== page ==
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A lot of people've been there. I also have done this (unfortunately). But why does this happen? Procedure is very simple: turn the ignition on, engage 2nd gear, push the clutch in, get up to speed, throw the clutch. But why does the car start this way? This works even if the battery is completely dead. But where does the spark come from then? Even if battery is dead enough so it's unable to power the starter motor and turn the engine over but still has juice to run the fuel pump and power the spark plugs -- that's what I was thinking. Is it true? Thanks

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The thing is, it won't do it if the battery is completely dead. Here's what's going on ...

When you go to push start the car with a severely weakened battery (or a bad starter or whatever), when the engine starts to turn over, there's enough power to the alternator to create a field within the alternator, which in turn gives you enough power to power the ignition and other things to get it running. The only way a push start would work with a dead battery is if the vehicle was built with a generator and not an alternator. If there's no power from the battery, there's no field generated in the alternator, which means your vehicle won't start. I found this out the hard way once. I thought I was smart in my 2003 Honda Civic and tried this. Got it 1/2 way down the block before I realized it wasn't going to start. I had to drive my truck down there to give it a jump.

I don't know what the minimum power requirement is from the battery for a push start to work, but would suggest it's probably around the 8-9vdc arena. This would be far less than what is needed to actually get the starter to kick the engine over, but should give it enough power to get the energy flowing through the alternator to power things when it starts moving.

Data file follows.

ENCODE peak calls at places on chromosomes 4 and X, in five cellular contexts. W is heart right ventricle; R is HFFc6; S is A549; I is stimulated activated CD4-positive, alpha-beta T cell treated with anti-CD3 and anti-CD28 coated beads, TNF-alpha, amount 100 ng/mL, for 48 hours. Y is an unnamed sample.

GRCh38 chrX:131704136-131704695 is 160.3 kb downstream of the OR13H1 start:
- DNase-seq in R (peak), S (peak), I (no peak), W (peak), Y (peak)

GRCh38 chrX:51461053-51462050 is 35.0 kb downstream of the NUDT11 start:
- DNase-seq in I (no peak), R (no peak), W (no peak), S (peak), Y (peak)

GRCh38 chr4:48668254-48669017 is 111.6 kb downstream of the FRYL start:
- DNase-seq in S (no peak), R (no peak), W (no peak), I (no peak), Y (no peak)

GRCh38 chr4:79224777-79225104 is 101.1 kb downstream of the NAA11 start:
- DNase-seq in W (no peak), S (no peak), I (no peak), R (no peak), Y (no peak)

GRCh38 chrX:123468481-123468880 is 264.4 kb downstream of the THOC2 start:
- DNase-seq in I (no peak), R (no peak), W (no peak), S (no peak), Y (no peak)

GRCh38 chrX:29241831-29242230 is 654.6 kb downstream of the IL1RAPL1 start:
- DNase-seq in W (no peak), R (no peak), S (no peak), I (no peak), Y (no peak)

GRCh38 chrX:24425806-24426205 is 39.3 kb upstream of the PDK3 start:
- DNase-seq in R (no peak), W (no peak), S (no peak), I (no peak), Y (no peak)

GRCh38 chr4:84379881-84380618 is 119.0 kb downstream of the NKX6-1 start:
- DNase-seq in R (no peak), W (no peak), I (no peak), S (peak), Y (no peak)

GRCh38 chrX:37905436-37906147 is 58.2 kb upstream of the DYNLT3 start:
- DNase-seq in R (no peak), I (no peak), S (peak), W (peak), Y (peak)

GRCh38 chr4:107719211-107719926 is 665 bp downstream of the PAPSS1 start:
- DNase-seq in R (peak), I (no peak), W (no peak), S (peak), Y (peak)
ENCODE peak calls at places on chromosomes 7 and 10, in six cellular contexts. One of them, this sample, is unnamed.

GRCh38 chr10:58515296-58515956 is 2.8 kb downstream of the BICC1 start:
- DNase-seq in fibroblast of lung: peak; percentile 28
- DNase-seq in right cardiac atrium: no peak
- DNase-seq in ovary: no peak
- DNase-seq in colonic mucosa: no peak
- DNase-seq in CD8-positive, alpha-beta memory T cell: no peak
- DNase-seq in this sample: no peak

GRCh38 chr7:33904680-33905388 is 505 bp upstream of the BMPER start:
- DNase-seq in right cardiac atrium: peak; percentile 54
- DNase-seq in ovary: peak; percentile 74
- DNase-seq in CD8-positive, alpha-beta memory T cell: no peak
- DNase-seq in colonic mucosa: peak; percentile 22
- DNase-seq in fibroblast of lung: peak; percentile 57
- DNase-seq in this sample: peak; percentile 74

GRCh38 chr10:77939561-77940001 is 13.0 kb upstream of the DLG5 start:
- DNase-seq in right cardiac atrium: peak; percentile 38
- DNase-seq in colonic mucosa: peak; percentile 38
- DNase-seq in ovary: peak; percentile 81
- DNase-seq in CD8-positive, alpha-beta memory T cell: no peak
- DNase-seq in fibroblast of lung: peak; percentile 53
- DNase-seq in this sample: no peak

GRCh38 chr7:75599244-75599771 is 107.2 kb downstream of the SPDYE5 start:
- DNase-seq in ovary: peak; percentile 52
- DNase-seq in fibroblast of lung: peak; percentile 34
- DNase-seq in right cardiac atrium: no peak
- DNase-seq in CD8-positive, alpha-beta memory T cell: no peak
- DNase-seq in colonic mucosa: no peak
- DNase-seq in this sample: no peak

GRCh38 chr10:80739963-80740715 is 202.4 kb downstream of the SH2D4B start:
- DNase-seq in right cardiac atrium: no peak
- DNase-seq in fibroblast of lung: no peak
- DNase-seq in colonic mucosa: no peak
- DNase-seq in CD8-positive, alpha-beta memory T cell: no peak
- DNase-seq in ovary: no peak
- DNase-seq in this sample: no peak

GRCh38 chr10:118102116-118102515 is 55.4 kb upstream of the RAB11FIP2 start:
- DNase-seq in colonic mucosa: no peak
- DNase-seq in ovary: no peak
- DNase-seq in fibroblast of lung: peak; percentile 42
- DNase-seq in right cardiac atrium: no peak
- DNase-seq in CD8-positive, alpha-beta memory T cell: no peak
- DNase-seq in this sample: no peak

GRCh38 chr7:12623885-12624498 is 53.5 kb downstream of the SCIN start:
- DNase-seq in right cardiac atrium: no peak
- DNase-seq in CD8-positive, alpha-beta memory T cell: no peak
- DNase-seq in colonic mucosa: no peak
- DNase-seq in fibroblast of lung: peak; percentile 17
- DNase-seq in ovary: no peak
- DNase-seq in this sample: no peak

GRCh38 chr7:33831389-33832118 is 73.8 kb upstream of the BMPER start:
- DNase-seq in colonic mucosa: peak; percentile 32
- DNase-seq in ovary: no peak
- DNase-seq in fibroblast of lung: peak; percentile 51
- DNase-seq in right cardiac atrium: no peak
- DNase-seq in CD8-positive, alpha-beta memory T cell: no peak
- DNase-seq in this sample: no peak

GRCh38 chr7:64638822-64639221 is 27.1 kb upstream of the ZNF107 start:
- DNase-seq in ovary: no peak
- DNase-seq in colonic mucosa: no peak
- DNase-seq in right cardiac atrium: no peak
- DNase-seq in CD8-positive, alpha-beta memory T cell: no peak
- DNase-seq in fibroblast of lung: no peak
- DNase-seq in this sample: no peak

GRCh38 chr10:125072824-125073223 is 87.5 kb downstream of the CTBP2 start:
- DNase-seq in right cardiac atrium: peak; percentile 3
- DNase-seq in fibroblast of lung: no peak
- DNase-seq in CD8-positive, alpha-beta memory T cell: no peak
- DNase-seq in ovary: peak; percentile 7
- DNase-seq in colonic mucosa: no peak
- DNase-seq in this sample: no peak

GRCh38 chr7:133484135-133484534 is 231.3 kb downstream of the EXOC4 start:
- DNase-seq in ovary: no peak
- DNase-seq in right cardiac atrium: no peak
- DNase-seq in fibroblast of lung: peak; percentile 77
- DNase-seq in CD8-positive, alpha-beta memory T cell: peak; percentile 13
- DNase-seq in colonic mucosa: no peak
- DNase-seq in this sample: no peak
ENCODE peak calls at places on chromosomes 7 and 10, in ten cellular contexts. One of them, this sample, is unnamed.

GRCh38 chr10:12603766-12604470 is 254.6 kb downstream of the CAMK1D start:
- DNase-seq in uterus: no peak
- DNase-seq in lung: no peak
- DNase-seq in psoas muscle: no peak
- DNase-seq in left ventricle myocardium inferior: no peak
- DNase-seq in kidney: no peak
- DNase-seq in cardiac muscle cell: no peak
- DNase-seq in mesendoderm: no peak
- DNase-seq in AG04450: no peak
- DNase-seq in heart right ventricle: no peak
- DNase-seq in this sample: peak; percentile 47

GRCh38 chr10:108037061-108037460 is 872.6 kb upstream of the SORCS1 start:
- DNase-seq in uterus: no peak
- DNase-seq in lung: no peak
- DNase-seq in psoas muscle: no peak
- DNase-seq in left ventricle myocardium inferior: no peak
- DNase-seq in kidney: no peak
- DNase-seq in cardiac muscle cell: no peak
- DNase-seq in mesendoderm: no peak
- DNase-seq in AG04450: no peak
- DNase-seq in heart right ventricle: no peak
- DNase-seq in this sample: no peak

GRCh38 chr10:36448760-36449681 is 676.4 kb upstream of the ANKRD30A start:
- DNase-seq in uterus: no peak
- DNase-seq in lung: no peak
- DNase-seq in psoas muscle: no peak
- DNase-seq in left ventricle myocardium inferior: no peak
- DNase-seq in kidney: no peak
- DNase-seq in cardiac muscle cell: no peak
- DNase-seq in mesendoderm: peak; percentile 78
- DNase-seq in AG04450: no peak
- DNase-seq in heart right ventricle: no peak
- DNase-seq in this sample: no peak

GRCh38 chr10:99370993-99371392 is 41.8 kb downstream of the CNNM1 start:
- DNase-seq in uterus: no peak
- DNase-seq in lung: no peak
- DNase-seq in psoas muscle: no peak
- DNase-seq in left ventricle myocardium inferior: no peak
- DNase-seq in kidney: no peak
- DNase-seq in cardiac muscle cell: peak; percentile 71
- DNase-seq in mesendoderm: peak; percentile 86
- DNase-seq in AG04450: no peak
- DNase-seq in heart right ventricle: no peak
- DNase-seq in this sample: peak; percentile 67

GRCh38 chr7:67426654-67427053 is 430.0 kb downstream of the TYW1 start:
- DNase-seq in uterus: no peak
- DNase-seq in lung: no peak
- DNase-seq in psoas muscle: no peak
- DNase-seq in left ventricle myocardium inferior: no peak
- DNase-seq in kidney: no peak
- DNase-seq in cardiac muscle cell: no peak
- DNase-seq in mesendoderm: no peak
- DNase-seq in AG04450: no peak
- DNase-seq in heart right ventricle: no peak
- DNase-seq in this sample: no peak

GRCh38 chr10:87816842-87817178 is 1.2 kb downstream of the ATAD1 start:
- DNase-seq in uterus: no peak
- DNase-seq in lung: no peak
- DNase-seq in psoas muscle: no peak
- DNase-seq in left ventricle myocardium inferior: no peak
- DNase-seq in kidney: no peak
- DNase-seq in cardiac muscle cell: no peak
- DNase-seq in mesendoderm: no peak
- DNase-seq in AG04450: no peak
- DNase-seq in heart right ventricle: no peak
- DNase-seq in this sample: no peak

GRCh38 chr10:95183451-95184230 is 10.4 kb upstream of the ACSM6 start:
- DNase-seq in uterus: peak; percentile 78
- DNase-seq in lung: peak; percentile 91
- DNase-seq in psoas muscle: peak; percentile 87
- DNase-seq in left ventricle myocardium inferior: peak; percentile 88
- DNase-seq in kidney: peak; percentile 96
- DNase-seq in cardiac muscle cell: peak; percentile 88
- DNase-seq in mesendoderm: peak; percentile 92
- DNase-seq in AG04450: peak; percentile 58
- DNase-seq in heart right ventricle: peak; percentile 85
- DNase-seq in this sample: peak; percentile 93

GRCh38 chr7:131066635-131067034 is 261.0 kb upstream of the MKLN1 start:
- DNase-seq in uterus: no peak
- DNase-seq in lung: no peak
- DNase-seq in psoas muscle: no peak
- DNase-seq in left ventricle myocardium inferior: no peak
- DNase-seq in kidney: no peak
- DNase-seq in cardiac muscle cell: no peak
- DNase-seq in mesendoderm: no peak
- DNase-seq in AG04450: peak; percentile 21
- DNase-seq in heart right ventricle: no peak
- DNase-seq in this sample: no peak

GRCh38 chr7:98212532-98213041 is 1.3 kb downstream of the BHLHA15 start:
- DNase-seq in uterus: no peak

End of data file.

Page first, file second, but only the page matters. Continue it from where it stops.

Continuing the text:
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  • I push started a few OLD cars; standard transmissions and generators ; generators were worthless at cranking or pushing RPM. So , because the generators were no help , there was always enough in a "dead" battery for the low power needed for ignition ( only needed for a matter of seconds) . Fuel pumps were mechanical. Jan 29, 2022 at 22:16
  • The only problem I remember was ice and snow; the wheels could slip and not turn on ice. Jan 29, 2022 at 22:22
  • A generator provides nothing during push starting The same for alternators until the engine runs. This means the battery is powering the EFI system. If everything is turned off (heater blower, radio, ac, internal/external lights, etc) with ignition on, virtually all car batteries have enough remaining capacity to supply the ignition system if not the entire EFI system for a push start.
    – F Dryer
    Jan 31, 2022 at 4:12
  • @FDryer - You really need check out how generators work. They have permanent magnets which don't require a power source to get them working. And batteries can easily be down below the point where the EFI system will not function correctly. If it is below this point (as stated, probably below 8-9vdc), the car isn't going to start. Before you downvote me out of spite, you should really check your facts. Jan 31, 2022 at 11:34
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    Apology accepted. Let's move on. Since generators are no longer used and every engine with EFI uses alternators, push starting a vehicle relies on the battery. Your approximation of 8-9 volts may be the absolute minimum to keep the EFI system running.
    – F Dryer
    Feb 5, 2022 at 19:39
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What you are saying is correct, the battery doesn’t have enough charge to supply the required current for the starter motor, since it could require something like 100A to make it turn the engine over.

Unless the battery is totally flat, then there will likely be enough current to power the essential components of the engine, like the fuel pump and ignition system, without the battery voltage dropping too low.

By manually turning the engine over by pushing the vehicle you enable it to start, and then once running, the alternator can power everything and charge the battery.

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